•    1 pound beef, sliced in thin 1/4-inch slices
    •    2 tablespoons fish sauce
    •    1 tablespoon palm sugar or brown sugar
    •    3 garlic cloves, minced
    •    3 tablespoons finely chopped lemongrass, tender centers only
    •    2 tablespoons vegetable oil
    •    4 scallions, slivered
    •    1 medium carrot,  julienned
    •    1 small cucumber, julienned
    •    1 3-inch length of daikon radish, julienned
    •    Mixture of coriander sprigs, mint leaves, thai basil
    •    Small handful of bean sprouts
    •    4 tablespoons of crushed peanuts

1. In a small bowl, combine sugar, garlic, ginger, chillies and 1/4 cup water and stir together. Let this dipping sauce sit for 15 minutes for flavors to meld. (May be prepared a day ahead and refrigerated.)
2. Bring a large pot of water to the boil. Add rice noodles, stir and turn off heat. Let noodles soften (5 to 8 minutes, depending on brand), then drain and rinse with cold water. Leave in colander at room temperature.
3. Meanwhile, combine beef, fish sauce, sugar, garlic and lemon grass in a bowl. Massage seasoning into beef and let sit for 15 minutes.
4. Divide vermicelli into 4 large bowls.
5. Heat the oil in a wok over high heat. When wok is nearly smoking, add beef and quickly stir-fry until lightly browned and just cooked, about 2 minutes. Work in batches if necessary so meat browns and doesn’t steam. (If you do not have a wok, you may use a pan and work in batches.)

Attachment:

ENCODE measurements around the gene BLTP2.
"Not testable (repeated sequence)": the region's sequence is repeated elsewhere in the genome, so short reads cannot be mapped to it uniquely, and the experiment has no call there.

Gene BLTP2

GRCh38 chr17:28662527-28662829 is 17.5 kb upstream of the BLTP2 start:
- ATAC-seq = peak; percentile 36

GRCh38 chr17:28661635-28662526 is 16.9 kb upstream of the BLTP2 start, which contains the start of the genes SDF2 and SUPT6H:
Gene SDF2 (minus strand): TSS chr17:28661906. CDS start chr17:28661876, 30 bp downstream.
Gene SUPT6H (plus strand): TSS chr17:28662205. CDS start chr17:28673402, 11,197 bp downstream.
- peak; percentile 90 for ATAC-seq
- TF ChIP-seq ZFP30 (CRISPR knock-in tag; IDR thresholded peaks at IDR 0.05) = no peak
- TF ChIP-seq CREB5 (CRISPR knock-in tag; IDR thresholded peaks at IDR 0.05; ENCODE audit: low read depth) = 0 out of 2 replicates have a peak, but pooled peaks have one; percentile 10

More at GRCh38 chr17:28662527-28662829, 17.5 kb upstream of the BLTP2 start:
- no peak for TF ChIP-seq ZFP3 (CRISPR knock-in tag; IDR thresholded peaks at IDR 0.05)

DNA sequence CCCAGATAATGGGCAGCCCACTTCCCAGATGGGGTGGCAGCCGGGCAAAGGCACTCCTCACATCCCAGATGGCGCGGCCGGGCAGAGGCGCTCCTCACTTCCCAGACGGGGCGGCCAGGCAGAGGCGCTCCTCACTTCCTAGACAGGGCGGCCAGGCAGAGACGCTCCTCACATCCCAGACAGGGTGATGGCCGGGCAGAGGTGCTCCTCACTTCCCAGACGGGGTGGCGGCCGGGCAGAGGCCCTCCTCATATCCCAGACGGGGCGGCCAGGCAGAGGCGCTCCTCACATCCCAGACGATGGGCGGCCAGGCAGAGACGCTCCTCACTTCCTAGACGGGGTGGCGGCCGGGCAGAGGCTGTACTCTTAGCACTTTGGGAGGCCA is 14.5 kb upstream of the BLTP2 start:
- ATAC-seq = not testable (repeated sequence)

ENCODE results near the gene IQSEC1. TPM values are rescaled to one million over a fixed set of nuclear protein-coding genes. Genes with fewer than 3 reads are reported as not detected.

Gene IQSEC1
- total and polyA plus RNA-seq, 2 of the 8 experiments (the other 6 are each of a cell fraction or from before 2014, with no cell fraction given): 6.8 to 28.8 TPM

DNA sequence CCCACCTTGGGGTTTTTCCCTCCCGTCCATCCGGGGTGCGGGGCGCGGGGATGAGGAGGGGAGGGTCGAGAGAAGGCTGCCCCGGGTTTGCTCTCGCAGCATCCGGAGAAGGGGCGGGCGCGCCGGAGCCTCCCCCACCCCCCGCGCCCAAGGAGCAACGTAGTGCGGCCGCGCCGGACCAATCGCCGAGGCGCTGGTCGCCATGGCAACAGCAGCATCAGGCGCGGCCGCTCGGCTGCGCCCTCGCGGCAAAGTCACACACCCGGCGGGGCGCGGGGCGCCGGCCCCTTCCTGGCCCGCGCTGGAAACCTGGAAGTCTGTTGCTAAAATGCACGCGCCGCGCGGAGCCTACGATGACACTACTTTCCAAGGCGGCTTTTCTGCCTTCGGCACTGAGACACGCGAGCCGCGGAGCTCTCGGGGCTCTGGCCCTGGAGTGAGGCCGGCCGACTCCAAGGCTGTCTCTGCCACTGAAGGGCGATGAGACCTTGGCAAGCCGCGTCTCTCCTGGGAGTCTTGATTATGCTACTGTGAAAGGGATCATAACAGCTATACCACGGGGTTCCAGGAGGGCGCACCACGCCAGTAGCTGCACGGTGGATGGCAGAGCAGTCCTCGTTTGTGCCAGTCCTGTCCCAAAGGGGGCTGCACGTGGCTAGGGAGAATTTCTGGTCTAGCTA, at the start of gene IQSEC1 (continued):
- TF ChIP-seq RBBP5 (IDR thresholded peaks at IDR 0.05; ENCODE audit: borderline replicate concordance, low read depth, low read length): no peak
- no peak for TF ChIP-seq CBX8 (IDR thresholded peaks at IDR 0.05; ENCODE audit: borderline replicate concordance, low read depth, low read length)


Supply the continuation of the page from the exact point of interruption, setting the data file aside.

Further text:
6. Top noodles with cooked beef, scallions, bean sprouts, carrot, cucumber and daikon radish. Sprinkle with herbs, and crushed peanuts. Drizzle lightly with dipping sauce and pass remaining sauce at table.

Friday, April 7, 2017

What I learned about love from sex therapist Dr. Ruth

Dr. Ruth Westheimer, better known as the sex therapist Dr. Ruth, is a diminutive 88 year old who is still dispensing down-to-earth advice on sex. She says the best way for older people to have sex is in the morning after a good night’s sleep. Labelled the high priestess of hanky panky, she exudes warmth and sweetness as a grandmother would, so it’s kind of hard to equate her with sex therapy. I didn't learn anything about sex from her. Certainly not when I showed up at her house many, many years ago for Passover!